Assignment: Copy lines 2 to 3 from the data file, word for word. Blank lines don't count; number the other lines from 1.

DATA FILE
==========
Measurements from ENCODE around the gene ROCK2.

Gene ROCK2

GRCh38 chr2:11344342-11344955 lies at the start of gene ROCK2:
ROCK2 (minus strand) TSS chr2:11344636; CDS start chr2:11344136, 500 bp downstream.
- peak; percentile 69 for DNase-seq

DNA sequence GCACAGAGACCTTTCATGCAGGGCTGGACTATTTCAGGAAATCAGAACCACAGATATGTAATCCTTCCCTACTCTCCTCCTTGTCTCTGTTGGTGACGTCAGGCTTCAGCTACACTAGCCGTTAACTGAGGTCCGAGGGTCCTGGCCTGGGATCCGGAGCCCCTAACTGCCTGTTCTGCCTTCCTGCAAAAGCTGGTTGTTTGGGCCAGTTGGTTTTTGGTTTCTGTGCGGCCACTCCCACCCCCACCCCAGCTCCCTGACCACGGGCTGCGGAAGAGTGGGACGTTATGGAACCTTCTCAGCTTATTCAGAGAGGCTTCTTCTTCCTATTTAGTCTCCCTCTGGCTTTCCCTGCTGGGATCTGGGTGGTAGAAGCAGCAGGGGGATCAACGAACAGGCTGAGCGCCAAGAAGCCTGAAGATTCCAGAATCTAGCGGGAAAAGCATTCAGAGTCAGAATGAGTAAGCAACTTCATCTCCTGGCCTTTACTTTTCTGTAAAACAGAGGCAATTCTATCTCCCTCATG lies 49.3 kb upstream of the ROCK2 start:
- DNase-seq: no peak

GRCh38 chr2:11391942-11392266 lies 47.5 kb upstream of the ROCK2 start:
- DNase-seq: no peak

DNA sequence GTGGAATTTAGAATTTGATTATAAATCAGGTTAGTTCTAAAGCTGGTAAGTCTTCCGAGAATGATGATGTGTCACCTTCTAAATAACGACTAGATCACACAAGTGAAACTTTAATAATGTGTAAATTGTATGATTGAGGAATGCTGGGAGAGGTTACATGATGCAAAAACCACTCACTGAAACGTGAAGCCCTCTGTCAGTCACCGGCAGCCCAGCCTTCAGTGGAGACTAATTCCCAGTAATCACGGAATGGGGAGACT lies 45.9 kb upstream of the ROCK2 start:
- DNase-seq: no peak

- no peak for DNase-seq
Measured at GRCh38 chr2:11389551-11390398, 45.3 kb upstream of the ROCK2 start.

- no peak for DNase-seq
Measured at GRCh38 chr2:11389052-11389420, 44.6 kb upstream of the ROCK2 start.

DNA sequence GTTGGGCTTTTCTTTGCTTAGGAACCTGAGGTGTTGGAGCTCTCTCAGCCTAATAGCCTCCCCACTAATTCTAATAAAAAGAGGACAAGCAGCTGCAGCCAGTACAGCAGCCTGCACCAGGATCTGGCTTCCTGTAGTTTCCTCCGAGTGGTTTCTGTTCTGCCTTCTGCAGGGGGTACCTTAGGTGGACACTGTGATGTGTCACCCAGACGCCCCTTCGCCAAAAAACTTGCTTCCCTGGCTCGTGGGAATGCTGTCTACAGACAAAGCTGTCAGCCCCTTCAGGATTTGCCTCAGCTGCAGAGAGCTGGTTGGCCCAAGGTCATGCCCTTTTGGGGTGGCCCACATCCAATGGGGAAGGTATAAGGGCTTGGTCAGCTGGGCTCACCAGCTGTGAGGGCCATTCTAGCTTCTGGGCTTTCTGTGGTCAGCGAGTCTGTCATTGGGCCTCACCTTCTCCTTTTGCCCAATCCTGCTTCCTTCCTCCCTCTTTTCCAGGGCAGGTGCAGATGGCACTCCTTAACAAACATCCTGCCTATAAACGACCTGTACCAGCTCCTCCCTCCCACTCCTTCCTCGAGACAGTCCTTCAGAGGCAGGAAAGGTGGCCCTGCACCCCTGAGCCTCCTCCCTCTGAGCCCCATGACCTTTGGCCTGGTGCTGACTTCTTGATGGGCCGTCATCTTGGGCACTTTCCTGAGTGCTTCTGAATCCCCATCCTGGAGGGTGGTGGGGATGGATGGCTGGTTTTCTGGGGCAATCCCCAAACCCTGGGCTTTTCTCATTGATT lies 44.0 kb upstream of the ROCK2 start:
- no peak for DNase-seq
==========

Gene ROCK2

GRCh38 chr2:11344342-11344955 lies at the start of gene ROCK2: